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Nontraditional College Students: Know Your Funding

Paying for school as a nontraditional college student can be challenging but there are many resources available to help with financing a degree.

Are you considering going back to school as a as a parent, part time student, while you are working full-time, or after you complete your GED? If so, then you are considered a “nontraditional” college student.

A nontraditional student is typically an older student going back to finish a degree; a laid-off worker who wants additional credentials to improve her job prospects; or a 30-something office worker who realizes she’s always wanted to be a teacher or needs a higher degree to move up in her chosen career path.

One of the first major concerns for any student—traditional or nontraditional—pursing a degree is how you will pay for it. If you’re concerned your nontraditional status might be a roadblock to getting financial aid, don’t worry. You can qualify for much of the financial assistance a recent high-school graduate does – and you might even qualify for some special programs geared to non-traditional students.

Ready to get started on financing your college education? Here are six steps you should take now (if you haven’t already).

It’s not the same FAFSA you remember.

Federal student aid, which is part of the U.S. Department of Education, is the country’s largest source of student financial aid and provides more than $150 billion in federal grants, loans and work-study support each year. To find out if you qualify for aid, and how much you qualify for, you’ll need to fill out the Free Application for Federal Student Aid (FAFSA).

A few things to keep in mind regarding the FAFSA:

  • It’s much easier to fill out than it used to be. The online FAFSA application can pull some information straight from the IRS.
  • It will help you find a variety of tuition resources – including scholarships and grants you don’t have to pay back. If your life changes, FAFSA awards can change too – although the awards are based on income from the previous year, if you’ve had big changes you might be able to qualify for different aid levels.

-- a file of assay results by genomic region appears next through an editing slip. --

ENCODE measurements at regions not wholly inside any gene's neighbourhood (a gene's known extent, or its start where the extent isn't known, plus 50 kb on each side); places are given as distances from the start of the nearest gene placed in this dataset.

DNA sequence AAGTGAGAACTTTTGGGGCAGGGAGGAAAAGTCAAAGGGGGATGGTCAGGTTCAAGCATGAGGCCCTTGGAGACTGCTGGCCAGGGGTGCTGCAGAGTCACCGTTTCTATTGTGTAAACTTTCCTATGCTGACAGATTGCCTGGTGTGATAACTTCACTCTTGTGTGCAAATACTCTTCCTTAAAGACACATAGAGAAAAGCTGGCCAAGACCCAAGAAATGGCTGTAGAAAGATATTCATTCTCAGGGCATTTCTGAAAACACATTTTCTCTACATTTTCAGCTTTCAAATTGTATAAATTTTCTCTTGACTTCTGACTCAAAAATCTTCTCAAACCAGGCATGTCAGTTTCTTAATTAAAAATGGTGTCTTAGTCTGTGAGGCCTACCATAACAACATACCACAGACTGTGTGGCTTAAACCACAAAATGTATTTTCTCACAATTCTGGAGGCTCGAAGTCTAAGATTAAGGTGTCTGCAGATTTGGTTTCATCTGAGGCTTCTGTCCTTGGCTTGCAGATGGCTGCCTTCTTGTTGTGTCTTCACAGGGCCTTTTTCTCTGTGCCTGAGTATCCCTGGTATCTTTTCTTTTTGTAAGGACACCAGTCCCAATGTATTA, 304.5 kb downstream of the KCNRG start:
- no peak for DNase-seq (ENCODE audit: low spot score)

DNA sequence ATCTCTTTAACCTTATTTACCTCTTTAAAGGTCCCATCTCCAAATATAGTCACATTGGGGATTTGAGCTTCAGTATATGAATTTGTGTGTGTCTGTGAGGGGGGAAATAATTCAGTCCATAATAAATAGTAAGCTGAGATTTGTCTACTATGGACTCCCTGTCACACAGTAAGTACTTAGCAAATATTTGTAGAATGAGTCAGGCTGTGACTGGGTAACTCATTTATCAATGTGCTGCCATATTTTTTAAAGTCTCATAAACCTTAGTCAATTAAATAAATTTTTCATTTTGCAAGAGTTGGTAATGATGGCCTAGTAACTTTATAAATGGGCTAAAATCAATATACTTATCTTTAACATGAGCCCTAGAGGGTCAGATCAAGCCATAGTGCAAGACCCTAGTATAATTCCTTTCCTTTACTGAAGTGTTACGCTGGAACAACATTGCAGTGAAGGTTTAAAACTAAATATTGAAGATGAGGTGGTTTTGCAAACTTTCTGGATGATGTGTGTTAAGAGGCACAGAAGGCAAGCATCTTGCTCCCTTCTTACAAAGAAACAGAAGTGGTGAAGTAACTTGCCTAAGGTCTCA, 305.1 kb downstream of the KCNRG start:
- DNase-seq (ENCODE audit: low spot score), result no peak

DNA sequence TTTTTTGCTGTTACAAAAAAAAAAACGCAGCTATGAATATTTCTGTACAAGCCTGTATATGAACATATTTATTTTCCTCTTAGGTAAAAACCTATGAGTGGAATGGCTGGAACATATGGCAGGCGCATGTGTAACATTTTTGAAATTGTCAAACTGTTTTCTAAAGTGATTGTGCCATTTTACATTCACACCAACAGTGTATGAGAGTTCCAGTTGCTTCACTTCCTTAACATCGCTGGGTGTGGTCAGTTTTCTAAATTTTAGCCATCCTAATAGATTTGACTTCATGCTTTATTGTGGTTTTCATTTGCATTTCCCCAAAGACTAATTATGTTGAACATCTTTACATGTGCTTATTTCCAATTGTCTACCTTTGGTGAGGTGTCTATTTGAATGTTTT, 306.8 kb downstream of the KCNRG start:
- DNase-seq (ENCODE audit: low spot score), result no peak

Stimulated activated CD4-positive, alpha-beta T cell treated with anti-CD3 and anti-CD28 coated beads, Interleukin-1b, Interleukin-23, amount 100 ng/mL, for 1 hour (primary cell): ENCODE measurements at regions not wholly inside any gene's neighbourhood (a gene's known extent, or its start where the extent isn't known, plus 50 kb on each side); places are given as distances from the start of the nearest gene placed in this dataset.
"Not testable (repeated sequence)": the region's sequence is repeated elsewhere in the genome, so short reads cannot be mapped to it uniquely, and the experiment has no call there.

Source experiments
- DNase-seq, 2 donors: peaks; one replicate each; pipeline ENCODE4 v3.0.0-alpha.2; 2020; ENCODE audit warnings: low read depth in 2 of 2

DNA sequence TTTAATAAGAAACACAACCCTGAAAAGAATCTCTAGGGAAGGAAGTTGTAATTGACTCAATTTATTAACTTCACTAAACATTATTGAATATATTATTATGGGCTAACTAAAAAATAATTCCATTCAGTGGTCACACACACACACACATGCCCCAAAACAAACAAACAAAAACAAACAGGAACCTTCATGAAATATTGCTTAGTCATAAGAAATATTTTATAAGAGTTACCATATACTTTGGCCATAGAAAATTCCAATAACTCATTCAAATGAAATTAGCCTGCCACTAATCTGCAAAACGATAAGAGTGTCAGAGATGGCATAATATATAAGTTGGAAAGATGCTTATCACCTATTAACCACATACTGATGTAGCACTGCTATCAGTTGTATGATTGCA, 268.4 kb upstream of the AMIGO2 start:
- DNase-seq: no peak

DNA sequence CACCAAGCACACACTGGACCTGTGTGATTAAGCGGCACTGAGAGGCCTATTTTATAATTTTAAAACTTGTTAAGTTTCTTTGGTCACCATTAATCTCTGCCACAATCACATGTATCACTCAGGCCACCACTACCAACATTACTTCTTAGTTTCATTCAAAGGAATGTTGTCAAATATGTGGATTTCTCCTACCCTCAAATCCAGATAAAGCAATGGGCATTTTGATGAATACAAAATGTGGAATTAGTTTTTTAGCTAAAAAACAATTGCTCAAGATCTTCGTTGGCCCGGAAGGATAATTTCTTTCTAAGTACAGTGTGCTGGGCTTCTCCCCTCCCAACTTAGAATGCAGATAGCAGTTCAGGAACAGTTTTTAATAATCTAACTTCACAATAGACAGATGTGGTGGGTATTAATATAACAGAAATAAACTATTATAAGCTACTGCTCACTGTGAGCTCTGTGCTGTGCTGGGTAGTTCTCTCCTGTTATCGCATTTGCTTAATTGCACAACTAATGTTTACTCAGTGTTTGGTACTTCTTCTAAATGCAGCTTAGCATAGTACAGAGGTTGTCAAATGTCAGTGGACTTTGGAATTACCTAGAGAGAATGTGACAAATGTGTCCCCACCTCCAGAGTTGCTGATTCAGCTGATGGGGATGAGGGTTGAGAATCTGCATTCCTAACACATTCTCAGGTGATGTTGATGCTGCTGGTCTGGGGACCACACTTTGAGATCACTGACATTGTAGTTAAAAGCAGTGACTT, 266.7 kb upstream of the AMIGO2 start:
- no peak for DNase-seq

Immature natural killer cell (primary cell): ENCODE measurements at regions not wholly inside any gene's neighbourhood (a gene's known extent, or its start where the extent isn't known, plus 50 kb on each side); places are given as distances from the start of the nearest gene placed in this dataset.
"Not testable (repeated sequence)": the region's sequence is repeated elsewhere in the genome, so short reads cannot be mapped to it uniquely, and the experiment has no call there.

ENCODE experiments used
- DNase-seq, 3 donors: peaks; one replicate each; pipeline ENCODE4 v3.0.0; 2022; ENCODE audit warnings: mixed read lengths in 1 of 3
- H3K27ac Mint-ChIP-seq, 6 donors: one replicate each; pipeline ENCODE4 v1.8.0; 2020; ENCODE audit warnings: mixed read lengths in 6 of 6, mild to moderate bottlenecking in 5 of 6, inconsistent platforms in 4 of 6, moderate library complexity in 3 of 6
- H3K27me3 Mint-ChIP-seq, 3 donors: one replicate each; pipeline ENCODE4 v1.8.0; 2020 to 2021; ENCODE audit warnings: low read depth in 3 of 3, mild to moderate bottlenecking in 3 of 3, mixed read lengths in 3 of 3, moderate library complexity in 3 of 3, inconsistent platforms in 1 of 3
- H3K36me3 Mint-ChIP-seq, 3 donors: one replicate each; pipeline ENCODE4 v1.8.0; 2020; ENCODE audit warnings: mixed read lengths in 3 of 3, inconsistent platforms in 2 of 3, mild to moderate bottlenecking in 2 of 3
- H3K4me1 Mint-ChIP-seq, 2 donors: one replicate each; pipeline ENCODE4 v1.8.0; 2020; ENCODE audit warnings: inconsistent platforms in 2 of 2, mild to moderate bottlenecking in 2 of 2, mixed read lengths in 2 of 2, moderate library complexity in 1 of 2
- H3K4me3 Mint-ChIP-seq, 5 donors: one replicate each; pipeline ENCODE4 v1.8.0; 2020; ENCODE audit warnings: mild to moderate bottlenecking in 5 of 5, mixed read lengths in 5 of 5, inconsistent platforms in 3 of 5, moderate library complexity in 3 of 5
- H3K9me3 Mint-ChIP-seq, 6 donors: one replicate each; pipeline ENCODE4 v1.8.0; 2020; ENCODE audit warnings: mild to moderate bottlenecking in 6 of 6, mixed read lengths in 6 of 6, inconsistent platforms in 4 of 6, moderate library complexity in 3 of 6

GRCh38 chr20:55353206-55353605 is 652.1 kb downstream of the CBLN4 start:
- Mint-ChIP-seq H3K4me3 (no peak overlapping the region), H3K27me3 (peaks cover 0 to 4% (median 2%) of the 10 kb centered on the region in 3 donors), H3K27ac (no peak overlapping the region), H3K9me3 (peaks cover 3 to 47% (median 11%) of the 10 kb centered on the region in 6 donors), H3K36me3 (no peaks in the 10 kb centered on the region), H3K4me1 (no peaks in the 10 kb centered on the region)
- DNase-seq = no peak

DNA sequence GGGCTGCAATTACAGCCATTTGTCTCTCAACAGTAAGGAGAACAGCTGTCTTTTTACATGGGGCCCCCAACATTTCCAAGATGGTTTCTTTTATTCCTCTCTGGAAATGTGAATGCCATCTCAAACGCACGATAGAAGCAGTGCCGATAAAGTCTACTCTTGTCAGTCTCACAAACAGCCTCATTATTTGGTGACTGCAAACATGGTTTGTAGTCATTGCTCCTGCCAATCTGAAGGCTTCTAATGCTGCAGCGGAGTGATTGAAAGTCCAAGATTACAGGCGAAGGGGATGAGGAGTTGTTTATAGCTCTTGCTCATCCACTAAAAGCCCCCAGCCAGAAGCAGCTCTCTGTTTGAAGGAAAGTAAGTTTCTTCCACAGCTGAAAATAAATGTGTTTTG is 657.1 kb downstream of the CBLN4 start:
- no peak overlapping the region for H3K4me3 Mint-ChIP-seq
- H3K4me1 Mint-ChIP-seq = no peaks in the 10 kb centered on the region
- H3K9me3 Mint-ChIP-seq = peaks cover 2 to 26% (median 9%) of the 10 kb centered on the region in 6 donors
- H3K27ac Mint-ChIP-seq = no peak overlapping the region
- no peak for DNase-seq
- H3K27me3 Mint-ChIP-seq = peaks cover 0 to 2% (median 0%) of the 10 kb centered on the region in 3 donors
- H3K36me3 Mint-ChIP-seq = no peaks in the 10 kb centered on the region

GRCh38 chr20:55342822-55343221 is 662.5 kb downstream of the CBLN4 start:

Talk to your employer.

Many companies have tuition assistance and even scholarships and grants for their employees – your human resource department or manager should be able to help you find out.

Consider using a 529 savings plan.

These are tax-advantaged plans to help pay for college expenses. If you have one that you – or your parents – set up in the past, you can still use it now (there’s no age limit). What if you opened one for a child that didn’t get used? You can transfer it into your name and use it yourself. Find out more about 529 Plans.

Check out the Lifetime Learning Credit.

This is a tax credit that can be used to help pay for undergraduate, graduate and professional degree courses. There’s no limit on how many years you can claim it and it’s worth up to $2,000 per tax return. To find out more about the Lifetime Learning Credit, check out the IRS page on the topic.

Search the internet for scholarships.

You might be surprised to learn that many college scholarships don’t have an age limit and that some were created with non-traditional students in mind. To find options to explore, begin your search here. Also, keep an eye out for the Oklahoma Central Scholarship Program. Applications are accepted each spring.

Investigate the benefits of a private loan.

If you’ve exhausted the aforementioned avenues, then you might consider adding a private loan to the mix of funding sources to make your college dreams a reality.

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